SBIRS Still Facing Challenges

SBIRS Still Facing Challenges

General Robert Kehler, head of Air Force Space Command, told the annual conference of the Air Force Association that “persistent hardware and software problems” with the Space Based Infrared Satellite System (SBIRS) “have not yet been solved,” according to DODBuzz.

SBIRS (formerly SBIRS-High) has been plagued with problems since its inception in 1996 and has suffered repeated “Nunn-McCurdy” breaches requiring DOD to restructure the program and recertify the need for it. It is intended to replace the Defense Support Program (DSP) early warning satellites, though it has a broader set of requirements. The Government Accountability Office (GAO) has issued numerous reports about SBIRS. In May 2009 testimony on challenges facing DOD space programs, GAO noted that the cost for SBIRS has grown to $12.2 blllion, $7.5 billion more than its original estimate, while the number of geosynchronous satellites has been reduced from five to four and the launch of the first GEO satellite has been delayed by 7 years. (The SBIRS program also is designed to have sensors on satellites in highly elliptical orbits (HEO); the first two of those have been launched. Originally there was a companion “SBIRS-Low” program, now the Space Tracking and Surveillance System. For a summary of SBIRS’ history, see GAO’s 2008 report.)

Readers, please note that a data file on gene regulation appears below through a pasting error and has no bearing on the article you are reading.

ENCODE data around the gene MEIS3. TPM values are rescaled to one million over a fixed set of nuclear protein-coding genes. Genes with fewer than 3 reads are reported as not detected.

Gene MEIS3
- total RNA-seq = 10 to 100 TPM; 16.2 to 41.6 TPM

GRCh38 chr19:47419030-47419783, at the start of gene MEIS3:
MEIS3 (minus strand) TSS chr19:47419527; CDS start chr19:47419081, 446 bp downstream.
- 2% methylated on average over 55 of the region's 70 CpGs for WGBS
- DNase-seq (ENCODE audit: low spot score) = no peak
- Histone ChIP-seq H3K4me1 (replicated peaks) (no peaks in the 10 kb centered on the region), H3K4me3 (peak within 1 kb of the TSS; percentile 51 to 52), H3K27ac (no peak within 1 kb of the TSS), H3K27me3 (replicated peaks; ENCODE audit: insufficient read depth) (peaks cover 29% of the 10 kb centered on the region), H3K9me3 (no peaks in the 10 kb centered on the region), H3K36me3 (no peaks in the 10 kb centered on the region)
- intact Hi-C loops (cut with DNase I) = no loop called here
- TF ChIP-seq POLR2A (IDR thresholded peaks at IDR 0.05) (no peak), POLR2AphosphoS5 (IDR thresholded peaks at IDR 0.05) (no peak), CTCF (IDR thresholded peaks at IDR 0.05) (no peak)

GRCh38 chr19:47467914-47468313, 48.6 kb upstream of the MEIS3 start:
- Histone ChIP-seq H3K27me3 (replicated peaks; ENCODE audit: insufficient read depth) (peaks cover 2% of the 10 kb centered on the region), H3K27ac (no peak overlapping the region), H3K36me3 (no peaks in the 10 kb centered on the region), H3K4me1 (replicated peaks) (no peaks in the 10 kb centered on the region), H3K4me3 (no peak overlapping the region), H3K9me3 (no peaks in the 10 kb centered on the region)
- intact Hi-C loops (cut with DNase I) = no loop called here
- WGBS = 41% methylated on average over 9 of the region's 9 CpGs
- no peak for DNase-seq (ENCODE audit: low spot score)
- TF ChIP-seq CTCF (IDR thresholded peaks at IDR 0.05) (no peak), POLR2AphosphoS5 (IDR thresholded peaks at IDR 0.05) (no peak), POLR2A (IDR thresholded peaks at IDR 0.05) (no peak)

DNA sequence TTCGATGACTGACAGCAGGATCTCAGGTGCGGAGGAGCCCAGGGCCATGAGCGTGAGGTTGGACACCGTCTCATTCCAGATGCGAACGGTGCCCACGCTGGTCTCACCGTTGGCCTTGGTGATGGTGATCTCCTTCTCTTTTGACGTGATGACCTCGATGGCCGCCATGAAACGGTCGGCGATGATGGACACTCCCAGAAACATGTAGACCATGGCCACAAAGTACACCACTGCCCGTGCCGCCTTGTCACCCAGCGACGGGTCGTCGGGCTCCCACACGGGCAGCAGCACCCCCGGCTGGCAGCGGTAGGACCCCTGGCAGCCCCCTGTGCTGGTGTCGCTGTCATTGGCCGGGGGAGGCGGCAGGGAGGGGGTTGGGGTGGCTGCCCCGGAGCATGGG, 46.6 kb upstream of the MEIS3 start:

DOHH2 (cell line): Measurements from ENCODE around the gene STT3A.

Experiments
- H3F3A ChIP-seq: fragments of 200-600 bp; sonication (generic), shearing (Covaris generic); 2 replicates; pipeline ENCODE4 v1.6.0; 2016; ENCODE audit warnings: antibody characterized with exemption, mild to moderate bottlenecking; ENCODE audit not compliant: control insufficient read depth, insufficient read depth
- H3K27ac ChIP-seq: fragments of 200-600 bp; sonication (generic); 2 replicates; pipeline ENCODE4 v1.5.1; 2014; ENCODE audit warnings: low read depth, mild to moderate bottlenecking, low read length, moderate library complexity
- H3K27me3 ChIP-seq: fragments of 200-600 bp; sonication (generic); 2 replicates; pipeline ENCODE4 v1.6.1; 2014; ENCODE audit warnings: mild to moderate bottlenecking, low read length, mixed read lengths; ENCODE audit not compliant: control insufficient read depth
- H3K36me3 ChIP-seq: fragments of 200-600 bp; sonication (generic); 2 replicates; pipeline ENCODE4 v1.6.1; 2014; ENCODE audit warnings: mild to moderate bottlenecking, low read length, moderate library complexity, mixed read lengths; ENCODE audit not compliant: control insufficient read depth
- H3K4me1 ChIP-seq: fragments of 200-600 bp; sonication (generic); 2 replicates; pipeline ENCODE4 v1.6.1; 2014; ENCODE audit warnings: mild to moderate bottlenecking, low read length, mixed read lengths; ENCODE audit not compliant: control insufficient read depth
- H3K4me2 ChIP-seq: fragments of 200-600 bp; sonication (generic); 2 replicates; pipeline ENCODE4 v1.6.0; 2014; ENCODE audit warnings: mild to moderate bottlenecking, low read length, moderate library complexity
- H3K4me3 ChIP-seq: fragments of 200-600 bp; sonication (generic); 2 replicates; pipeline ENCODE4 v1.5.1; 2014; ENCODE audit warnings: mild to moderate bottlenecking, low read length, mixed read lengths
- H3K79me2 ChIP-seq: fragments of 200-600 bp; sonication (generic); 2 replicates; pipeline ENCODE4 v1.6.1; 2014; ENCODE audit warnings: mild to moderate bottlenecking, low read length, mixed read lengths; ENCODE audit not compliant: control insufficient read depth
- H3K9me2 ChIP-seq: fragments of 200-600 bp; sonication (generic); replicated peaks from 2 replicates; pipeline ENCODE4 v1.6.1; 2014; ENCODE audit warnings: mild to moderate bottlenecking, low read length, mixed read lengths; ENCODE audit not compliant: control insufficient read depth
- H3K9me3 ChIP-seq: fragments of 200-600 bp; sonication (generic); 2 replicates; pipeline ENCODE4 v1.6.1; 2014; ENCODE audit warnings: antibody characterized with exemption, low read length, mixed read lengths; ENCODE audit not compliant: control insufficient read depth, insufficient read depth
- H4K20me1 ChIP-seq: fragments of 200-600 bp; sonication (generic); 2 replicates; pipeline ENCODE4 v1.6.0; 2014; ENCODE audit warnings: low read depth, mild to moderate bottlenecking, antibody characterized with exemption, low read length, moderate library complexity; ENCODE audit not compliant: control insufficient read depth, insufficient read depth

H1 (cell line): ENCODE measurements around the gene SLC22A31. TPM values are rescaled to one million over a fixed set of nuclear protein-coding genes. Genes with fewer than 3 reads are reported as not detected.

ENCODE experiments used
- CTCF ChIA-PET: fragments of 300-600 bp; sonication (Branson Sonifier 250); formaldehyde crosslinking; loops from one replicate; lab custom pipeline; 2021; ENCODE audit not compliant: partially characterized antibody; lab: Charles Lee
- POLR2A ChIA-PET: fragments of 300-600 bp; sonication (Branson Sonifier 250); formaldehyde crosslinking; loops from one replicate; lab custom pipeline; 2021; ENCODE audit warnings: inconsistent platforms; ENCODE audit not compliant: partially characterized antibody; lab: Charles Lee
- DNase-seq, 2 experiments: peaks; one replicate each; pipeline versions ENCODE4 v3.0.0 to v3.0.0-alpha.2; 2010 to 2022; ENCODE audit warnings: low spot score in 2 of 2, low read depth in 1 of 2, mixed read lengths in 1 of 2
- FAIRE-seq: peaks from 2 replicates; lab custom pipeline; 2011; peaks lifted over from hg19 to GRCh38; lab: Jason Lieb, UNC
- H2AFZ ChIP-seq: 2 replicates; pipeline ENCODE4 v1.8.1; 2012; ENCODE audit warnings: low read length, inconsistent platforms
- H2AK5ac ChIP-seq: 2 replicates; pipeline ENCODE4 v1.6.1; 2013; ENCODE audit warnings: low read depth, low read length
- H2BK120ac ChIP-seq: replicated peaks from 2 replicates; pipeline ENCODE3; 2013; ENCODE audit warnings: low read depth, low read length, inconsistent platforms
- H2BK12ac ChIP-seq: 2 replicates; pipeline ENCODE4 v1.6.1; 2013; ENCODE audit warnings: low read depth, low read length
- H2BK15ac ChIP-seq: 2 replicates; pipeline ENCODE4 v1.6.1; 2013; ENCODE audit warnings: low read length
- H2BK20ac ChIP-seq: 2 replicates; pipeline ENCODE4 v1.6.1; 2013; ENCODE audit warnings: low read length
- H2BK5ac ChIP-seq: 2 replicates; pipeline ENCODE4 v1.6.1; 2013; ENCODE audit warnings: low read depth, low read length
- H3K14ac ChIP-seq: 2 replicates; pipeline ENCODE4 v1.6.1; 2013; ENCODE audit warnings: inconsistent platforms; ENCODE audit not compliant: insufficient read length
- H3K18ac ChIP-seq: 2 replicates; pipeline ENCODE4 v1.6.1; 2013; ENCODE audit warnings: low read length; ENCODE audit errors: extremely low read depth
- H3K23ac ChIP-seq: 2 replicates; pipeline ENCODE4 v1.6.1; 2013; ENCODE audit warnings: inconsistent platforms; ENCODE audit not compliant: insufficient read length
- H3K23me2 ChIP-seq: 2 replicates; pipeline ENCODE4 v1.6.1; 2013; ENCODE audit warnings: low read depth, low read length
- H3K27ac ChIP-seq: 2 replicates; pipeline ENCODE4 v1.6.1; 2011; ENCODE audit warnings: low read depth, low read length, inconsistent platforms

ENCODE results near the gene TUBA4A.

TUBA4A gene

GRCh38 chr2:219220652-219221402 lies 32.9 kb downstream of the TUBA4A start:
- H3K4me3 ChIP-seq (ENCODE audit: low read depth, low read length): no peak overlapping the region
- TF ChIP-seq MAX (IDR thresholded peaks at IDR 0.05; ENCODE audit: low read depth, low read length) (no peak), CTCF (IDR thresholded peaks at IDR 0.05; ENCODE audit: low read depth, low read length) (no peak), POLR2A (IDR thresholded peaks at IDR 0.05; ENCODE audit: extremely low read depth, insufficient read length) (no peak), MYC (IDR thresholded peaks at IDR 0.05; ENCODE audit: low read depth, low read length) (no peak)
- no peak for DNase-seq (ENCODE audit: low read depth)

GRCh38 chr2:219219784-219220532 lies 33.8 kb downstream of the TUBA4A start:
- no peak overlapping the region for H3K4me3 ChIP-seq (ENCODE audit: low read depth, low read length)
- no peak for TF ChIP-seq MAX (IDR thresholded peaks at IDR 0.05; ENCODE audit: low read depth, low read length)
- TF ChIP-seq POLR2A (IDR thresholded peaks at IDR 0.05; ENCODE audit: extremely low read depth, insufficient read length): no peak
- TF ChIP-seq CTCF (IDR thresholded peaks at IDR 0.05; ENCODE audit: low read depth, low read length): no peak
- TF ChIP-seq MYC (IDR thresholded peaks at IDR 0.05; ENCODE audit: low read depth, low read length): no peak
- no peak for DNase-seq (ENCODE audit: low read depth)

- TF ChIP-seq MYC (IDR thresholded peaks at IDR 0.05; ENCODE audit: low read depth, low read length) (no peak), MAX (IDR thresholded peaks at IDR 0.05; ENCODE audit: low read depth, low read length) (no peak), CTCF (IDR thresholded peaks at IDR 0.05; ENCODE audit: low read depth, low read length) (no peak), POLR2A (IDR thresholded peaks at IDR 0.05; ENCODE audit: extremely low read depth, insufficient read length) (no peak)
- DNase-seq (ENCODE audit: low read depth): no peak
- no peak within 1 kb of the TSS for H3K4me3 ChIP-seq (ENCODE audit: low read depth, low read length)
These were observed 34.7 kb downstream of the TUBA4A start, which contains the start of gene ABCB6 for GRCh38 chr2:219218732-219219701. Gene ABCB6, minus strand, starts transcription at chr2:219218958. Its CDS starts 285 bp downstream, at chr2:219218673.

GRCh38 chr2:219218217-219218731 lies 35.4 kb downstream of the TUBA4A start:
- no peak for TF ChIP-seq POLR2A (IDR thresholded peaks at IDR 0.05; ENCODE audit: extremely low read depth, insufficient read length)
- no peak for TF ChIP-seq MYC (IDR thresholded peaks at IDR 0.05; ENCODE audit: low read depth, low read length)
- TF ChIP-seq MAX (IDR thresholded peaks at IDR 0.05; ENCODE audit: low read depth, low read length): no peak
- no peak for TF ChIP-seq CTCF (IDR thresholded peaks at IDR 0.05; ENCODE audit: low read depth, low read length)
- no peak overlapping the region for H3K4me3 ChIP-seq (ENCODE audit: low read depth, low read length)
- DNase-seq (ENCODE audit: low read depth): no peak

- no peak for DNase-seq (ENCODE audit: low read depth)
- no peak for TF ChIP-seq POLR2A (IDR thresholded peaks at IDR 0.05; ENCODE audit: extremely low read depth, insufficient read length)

The 2009 GAO testimony stated that the SBIRS program planned to have a new plan in place by June 2009, but in its report (S. Rept. 111-74) on the DOD appropriations bill last week, the Senate Appropriations Committee said that the committee was informed in June of additional schedule delays and cost increases “associated with a number of parts quality issues.”

Acknowledging the challenges with SBIRS, the Air Force requested funds in the FY2010 budget for a follow-on system called Third Generation Infra-Red Surveillance program or 3GIRS. The Senate Appropriations Committee said that “Due to the chronic problems [with SBIRS] and the importance of missile warning for national security,” the committee supports 3GIRS. The House-passed version of the bill (H.R. 3326, H. Rept. 111-230) cuts the $143 million request for 3GIRS by $104 million, leaving only $39 million.

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